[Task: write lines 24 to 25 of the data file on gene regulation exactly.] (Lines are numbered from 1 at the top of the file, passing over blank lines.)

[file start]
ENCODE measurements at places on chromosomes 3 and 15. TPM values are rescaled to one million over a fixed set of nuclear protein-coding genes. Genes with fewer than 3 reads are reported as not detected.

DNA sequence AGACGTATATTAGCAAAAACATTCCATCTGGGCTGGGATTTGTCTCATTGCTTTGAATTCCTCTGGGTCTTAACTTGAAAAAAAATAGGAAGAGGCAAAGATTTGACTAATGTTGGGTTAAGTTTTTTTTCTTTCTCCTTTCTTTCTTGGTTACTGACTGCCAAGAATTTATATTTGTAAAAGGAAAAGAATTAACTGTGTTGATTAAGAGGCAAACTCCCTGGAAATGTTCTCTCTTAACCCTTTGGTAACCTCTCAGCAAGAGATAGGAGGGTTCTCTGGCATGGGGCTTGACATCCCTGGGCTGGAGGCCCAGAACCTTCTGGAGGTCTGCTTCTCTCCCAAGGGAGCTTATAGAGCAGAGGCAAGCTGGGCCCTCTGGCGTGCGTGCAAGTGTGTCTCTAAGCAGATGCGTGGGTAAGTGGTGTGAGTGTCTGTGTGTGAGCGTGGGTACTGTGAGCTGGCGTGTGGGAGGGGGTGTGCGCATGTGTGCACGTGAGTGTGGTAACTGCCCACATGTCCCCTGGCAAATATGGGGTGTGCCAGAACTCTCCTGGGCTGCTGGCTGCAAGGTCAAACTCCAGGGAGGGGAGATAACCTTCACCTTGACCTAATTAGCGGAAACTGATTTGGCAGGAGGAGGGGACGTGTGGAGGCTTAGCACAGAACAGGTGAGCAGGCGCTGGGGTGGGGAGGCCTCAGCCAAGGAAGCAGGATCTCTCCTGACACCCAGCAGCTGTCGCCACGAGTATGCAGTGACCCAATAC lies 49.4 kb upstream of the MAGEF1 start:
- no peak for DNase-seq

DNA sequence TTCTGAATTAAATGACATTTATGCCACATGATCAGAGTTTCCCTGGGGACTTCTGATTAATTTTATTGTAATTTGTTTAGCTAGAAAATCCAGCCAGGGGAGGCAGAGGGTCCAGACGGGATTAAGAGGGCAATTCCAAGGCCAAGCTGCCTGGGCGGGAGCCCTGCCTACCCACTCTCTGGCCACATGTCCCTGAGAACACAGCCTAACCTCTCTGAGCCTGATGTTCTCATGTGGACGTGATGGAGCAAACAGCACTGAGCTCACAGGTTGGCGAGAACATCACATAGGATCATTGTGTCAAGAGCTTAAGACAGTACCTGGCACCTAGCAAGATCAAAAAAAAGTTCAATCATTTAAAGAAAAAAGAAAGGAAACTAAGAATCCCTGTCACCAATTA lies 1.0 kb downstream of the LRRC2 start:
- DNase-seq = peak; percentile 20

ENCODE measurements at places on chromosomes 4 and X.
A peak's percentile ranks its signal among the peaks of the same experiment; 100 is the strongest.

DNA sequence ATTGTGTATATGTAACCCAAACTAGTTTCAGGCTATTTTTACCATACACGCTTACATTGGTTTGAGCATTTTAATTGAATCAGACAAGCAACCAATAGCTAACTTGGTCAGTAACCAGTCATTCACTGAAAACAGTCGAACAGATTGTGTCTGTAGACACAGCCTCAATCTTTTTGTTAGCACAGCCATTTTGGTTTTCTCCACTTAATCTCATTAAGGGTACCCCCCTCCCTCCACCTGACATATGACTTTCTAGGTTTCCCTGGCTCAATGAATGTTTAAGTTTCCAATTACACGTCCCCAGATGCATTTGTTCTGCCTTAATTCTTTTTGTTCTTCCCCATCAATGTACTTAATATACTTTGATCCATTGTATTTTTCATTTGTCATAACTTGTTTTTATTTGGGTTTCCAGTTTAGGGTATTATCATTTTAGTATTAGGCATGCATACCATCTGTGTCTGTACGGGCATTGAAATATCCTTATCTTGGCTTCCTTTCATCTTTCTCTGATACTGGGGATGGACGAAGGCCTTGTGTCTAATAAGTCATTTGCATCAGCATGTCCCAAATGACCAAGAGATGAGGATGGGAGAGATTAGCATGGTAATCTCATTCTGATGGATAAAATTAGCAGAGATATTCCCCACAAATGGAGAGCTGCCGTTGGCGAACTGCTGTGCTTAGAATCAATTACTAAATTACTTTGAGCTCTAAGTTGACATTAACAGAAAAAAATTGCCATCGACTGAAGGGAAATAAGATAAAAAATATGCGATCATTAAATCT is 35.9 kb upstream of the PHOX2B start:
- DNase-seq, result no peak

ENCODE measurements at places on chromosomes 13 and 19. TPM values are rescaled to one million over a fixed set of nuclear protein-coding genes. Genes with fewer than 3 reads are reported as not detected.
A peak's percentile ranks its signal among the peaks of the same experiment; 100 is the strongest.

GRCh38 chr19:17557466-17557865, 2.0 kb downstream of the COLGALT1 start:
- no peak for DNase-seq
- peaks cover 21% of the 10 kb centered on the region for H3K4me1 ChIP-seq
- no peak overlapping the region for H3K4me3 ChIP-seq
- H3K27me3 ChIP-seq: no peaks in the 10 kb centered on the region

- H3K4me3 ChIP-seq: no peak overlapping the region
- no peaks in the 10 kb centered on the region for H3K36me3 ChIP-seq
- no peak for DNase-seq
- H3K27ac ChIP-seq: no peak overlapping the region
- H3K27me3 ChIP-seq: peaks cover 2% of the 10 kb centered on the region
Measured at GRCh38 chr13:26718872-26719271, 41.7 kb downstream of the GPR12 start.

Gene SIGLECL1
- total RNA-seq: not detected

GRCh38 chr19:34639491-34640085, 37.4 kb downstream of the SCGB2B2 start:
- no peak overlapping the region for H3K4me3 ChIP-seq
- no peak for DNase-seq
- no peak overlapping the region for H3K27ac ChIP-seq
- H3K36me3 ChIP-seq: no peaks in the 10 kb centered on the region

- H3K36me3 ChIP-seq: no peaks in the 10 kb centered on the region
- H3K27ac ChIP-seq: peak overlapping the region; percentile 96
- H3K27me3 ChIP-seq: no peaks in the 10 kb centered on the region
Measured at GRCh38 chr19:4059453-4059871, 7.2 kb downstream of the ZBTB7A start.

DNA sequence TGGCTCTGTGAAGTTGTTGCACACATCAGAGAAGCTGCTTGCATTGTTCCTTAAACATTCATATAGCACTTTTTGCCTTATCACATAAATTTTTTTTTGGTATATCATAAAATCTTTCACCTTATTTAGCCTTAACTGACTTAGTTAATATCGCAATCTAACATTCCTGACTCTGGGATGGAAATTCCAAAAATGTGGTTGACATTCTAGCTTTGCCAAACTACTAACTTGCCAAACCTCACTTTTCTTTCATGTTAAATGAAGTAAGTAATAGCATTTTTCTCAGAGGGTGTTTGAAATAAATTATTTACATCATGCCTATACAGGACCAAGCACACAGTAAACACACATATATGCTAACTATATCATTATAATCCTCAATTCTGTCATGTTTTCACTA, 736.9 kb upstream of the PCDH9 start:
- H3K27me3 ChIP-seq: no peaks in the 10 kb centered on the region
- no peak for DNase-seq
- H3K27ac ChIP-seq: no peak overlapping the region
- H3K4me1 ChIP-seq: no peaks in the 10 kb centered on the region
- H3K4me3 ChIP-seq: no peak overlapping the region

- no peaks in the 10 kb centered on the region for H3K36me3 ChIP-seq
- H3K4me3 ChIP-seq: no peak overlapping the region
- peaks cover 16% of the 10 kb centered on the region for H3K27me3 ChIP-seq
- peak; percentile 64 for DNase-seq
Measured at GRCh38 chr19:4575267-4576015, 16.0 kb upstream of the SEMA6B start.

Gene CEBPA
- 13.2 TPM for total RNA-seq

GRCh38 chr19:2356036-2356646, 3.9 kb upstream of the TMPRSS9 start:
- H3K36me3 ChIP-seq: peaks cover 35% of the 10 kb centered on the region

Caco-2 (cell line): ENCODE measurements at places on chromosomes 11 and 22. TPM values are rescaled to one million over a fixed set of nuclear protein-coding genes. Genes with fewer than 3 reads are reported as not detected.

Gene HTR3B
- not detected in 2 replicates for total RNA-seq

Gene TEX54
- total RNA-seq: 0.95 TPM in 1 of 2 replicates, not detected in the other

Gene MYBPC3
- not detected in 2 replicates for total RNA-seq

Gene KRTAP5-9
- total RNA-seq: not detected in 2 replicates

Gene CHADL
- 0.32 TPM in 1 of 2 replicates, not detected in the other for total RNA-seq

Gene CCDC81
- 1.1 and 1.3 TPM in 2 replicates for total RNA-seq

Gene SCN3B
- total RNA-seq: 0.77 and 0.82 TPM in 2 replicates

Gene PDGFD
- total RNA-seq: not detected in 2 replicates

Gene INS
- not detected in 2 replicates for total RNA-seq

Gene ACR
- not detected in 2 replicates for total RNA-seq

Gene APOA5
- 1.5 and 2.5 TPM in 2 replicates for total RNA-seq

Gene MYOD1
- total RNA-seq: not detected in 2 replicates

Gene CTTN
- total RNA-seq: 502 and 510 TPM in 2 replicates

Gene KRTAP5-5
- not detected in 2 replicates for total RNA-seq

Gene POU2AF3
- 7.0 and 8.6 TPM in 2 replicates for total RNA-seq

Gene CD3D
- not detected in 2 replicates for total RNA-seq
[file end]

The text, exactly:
- total RNA-seq: not detected

GRCh38 chr19:34639491-34640085, 37.4 kb downstream of the SCGB2B2 start: